Rib:   Fine Gold wire(optional)

 

Things learned from tying this pattern are that it’s probably easier to cut some fur and spiral the hairs around the head for a collar then using a rabbit strip. Next, using a rabbit strip for the collar makes for a bulky looking head so only the thinnest strips will provide the desired look. Splitting a rabbit strip in half lengthwise can be is a tedious operation. Finally, this pattern is for standard size 10 or larger hook . The bunny strip hair is just too long for anything smaller and beside being more difficult to use and  the fly just doesn’t look good. I plan to tie a few on streamer fly hooks and see how it looks and also tie some in various colors of bunny strips.  I’ll update this post with photos when I do so check back soon.  The finished fly looks good to me and I know it will surely catch fish. What ya think?? <°)))><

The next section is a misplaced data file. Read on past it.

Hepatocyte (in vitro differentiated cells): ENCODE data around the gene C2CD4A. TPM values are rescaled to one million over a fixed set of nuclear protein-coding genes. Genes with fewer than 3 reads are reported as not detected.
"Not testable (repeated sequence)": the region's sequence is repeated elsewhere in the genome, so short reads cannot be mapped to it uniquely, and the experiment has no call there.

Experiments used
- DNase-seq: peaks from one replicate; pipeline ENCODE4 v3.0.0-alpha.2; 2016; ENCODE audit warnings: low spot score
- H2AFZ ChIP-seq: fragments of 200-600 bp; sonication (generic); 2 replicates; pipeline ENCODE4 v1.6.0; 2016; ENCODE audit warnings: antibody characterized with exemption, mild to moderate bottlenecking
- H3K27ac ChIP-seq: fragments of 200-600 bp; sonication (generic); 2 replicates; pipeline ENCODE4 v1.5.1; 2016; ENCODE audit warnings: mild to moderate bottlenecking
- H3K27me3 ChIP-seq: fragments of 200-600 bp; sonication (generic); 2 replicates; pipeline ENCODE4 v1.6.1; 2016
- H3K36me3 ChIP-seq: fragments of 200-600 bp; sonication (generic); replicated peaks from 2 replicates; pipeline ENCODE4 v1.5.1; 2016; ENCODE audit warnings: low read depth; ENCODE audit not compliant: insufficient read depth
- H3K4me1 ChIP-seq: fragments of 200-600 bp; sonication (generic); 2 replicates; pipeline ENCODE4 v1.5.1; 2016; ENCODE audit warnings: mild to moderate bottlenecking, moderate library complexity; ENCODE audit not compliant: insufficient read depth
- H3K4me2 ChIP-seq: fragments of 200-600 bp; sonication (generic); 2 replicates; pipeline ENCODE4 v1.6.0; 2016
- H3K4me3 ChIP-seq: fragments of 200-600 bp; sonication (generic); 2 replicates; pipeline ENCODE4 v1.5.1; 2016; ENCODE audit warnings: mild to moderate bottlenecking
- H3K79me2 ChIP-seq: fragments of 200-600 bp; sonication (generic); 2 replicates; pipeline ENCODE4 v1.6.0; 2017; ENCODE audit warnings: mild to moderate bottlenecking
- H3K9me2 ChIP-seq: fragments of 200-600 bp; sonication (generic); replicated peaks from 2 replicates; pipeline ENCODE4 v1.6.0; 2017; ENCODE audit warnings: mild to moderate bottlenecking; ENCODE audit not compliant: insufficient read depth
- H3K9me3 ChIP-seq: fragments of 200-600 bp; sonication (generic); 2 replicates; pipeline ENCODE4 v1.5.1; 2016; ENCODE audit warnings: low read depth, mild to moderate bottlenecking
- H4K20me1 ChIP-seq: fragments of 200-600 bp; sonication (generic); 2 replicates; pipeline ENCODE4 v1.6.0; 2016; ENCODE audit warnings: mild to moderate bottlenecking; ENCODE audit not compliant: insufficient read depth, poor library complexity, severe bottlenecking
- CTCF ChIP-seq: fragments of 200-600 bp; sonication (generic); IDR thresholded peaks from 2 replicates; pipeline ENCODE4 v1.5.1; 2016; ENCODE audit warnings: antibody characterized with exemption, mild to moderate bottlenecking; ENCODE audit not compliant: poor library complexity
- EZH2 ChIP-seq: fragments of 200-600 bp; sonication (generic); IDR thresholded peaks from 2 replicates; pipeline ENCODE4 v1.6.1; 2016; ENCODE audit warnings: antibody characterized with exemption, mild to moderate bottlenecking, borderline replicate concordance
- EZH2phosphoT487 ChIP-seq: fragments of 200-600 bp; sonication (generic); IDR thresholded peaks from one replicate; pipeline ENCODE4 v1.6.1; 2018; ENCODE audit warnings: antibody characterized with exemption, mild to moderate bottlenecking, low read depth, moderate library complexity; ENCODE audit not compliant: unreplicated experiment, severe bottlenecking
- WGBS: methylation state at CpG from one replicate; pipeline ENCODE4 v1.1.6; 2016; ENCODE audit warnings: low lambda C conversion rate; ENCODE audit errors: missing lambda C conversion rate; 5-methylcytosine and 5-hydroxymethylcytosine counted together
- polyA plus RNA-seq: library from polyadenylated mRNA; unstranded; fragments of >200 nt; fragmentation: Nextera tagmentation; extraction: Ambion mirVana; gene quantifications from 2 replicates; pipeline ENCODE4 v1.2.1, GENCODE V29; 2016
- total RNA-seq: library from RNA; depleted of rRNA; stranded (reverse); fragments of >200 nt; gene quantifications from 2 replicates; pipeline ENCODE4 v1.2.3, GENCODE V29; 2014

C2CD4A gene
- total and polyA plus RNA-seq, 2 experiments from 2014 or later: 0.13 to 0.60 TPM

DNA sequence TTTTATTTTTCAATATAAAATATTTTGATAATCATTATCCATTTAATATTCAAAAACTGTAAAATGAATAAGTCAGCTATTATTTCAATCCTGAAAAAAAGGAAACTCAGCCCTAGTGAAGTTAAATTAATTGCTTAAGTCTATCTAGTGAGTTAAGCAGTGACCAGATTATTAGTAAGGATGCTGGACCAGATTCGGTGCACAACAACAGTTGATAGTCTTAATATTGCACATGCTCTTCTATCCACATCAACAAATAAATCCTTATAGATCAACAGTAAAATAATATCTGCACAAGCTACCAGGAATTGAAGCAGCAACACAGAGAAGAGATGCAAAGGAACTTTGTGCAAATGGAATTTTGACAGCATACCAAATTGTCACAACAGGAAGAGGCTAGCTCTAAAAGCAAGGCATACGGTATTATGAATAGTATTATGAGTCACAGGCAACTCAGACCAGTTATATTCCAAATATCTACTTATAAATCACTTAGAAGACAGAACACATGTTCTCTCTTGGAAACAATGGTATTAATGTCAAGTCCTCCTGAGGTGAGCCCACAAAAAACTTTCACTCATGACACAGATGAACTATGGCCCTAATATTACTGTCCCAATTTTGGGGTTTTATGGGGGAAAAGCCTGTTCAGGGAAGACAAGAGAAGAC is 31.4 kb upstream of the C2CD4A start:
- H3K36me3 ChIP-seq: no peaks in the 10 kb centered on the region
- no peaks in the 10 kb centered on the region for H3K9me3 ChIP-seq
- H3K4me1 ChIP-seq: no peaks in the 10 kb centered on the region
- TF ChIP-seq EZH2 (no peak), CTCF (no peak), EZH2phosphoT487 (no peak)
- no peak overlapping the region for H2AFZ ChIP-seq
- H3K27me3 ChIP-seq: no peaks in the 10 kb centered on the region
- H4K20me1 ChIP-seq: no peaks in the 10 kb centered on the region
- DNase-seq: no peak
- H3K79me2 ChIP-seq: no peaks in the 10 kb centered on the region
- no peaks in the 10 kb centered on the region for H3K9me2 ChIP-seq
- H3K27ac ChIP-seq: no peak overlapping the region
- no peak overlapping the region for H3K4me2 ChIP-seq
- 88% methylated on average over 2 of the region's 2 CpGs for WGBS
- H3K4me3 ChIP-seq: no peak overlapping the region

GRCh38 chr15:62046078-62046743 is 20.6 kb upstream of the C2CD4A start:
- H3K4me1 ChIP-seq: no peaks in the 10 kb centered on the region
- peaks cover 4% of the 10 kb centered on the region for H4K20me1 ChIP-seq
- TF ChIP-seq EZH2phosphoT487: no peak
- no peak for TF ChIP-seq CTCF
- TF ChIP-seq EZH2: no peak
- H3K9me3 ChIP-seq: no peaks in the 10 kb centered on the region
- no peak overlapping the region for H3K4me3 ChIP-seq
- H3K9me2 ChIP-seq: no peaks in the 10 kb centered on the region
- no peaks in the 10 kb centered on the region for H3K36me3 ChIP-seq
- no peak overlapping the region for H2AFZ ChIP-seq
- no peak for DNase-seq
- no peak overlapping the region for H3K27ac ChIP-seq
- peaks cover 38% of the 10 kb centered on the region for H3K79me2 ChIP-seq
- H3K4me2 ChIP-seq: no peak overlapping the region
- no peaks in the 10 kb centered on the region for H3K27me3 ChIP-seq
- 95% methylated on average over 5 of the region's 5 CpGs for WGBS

Ray

**** March Playmate of the Month is here!

*****Congratulations to  musher Jessie Holmes of Nenana , Alaska for his 7th place finish yesterday at the 2018 Iditarod Dog Sled Race  and also being awarded Rookie Musher of the Year.*****

Today–Sunday…March 18, 2018 –><(((°>  My Rabbit Strip wet fly earlier gave me ideas for other patterns. How about a Crawfish pattern using rabbit strip fur?(Crawbbit) I had some rabbit strips in orange and rusty brown so here is how I used them.  

                               Crawbbits?

 

They may need a little refinement but i’m certain they’ll work. The rabbit collar flowing over the darker body should   give the fly some transparency which s always a good thing when trying to suggest/represent  water creatures.

I had thought this past week  was a good time to tie up some Foam Wing Caddis, Hornbergs and Fran Betters’ “The Usual ” Dry  fly pattern. However my fly tying area has recently become infested with mice.

 

They’re all over my tying desk.  I know from past experience the best way to rid my basement of these rodents is to gather them up then take and toss them into a pond or river. Fish, especially big ones have a fondness for mice regardless of color and are willing to gulp them down. —<°)))><